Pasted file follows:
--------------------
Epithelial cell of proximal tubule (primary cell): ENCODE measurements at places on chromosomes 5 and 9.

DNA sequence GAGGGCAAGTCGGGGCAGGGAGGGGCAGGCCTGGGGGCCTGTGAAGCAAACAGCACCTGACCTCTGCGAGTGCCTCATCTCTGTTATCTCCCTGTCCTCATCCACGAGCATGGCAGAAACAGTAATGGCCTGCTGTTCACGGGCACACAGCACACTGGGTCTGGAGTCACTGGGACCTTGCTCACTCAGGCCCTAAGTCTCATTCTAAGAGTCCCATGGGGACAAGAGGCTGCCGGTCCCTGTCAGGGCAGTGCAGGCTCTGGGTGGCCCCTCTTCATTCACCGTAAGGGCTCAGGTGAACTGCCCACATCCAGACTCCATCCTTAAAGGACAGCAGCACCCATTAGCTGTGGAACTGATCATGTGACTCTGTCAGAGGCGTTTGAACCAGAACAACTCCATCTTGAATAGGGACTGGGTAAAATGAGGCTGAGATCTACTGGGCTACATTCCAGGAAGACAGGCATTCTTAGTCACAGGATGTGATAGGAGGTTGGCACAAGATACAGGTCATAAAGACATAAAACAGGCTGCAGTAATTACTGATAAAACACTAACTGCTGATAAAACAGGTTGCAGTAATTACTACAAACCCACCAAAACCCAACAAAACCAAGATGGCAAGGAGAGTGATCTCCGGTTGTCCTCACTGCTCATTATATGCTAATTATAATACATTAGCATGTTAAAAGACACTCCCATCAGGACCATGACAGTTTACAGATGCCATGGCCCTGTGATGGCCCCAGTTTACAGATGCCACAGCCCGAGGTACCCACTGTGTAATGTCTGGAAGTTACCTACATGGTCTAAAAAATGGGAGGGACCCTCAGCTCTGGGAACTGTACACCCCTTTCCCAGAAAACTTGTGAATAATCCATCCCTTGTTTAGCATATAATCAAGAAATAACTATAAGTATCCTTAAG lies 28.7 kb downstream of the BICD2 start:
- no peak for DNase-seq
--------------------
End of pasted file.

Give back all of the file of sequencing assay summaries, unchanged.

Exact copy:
Epithelial cell of proximal tubule (primary cell): ENCODE measurements at places on chromosomes 5 and 9.

DNA sequence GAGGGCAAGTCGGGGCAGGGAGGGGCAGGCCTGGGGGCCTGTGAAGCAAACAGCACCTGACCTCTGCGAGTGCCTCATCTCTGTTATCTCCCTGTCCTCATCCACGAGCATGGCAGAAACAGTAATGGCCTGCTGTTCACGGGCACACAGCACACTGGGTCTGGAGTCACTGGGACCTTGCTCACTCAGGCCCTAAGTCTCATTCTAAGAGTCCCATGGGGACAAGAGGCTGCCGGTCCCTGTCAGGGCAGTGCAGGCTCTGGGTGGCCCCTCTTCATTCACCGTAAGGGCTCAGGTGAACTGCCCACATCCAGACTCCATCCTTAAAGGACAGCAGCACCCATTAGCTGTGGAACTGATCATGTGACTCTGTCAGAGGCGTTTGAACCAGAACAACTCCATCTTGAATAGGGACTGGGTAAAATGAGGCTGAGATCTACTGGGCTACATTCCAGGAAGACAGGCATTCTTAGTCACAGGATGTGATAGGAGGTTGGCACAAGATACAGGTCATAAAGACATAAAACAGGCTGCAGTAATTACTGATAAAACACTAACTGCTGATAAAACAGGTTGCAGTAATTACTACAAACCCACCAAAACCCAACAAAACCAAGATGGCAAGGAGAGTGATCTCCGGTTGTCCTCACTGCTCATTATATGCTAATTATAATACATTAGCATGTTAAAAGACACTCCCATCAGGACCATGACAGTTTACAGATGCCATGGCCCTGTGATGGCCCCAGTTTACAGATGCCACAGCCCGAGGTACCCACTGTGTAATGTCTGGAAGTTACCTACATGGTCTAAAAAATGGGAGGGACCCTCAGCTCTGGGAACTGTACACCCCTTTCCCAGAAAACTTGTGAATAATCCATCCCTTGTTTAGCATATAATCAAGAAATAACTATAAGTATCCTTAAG lies 28.7 kb downstream of the BICD2 start:
- no peak for DNase-seq